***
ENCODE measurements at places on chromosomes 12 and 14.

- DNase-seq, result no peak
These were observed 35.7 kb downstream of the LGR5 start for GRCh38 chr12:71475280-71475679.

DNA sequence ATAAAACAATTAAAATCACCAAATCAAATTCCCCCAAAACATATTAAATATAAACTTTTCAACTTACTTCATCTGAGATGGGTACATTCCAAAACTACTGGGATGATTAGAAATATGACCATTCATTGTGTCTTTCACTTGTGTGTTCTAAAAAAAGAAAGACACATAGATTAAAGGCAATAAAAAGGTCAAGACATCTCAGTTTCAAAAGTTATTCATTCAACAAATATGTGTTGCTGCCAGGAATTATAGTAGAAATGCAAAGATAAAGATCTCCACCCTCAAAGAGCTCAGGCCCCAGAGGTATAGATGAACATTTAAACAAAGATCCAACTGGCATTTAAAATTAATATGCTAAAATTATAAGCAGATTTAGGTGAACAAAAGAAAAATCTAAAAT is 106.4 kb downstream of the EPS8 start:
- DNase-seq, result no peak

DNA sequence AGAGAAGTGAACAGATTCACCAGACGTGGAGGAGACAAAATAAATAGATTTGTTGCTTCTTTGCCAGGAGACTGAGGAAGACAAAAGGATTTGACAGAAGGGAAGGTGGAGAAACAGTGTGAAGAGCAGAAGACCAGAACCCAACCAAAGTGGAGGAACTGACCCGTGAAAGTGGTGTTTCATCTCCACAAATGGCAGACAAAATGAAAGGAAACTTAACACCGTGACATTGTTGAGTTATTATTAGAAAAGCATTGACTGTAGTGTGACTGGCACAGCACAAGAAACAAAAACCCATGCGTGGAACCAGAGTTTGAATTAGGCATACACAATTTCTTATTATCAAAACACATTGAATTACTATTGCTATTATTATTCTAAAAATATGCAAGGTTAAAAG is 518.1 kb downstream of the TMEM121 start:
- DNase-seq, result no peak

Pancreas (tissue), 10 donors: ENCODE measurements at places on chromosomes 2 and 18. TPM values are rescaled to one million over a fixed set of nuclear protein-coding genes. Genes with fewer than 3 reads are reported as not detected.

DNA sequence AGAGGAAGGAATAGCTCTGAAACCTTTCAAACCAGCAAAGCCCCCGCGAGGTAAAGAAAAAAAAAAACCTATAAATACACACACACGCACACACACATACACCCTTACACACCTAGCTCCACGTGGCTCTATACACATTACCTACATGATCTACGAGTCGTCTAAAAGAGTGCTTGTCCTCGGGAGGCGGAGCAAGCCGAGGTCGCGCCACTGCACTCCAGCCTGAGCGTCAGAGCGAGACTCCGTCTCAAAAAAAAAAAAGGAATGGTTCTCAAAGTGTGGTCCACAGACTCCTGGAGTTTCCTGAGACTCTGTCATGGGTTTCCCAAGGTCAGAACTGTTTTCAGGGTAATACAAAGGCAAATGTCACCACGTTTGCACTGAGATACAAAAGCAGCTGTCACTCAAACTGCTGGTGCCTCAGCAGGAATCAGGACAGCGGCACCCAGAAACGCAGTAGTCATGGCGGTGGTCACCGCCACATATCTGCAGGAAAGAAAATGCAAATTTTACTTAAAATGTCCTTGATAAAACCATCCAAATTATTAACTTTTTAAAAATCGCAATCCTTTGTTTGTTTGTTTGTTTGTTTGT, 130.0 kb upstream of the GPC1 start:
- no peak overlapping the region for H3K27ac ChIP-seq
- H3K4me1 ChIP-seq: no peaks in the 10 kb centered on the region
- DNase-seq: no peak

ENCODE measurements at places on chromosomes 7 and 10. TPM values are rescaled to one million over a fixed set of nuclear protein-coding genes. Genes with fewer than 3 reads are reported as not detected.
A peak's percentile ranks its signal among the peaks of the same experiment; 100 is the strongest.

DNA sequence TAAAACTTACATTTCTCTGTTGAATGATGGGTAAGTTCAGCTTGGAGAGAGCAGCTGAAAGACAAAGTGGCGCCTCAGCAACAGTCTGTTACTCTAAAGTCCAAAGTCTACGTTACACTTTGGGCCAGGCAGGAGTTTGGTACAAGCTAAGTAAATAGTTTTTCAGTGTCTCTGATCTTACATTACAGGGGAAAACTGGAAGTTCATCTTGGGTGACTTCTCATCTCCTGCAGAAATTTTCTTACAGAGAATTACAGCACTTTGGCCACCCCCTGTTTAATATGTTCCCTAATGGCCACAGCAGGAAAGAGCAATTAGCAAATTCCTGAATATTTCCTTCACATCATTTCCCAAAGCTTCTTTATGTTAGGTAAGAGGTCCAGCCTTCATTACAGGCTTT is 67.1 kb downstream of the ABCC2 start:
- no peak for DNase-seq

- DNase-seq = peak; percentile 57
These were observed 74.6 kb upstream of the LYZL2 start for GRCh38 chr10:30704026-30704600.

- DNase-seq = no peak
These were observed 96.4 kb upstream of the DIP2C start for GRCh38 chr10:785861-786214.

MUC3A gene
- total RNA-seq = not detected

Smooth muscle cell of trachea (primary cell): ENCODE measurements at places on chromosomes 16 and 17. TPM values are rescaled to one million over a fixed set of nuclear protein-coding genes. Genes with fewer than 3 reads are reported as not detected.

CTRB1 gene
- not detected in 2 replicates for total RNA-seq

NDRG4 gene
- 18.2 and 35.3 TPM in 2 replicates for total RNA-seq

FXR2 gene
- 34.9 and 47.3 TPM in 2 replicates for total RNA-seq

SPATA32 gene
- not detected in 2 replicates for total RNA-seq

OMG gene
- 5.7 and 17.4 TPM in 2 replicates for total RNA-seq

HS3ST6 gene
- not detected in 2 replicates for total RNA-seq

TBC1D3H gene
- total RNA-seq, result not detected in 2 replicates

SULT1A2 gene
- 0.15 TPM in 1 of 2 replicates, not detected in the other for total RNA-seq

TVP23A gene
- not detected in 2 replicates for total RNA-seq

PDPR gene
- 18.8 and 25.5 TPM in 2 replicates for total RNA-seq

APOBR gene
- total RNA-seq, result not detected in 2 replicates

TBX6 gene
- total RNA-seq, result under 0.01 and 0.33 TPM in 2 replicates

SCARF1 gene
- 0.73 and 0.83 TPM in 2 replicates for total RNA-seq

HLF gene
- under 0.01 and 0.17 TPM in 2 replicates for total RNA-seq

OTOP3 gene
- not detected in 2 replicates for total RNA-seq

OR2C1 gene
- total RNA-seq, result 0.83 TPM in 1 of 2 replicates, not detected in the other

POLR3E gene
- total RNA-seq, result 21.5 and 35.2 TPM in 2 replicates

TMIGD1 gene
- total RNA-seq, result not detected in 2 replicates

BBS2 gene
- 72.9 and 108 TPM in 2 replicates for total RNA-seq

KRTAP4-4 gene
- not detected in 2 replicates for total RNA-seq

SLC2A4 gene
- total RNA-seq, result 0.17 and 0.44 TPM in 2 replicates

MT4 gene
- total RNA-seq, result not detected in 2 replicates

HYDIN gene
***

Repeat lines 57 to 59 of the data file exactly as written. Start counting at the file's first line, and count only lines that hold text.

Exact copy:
- total RNA-seq, result 21.5 and 35.2 TPM in 2 replicates

TMIGD1 gene
- total RNA-seq, result not detected in 2 replicates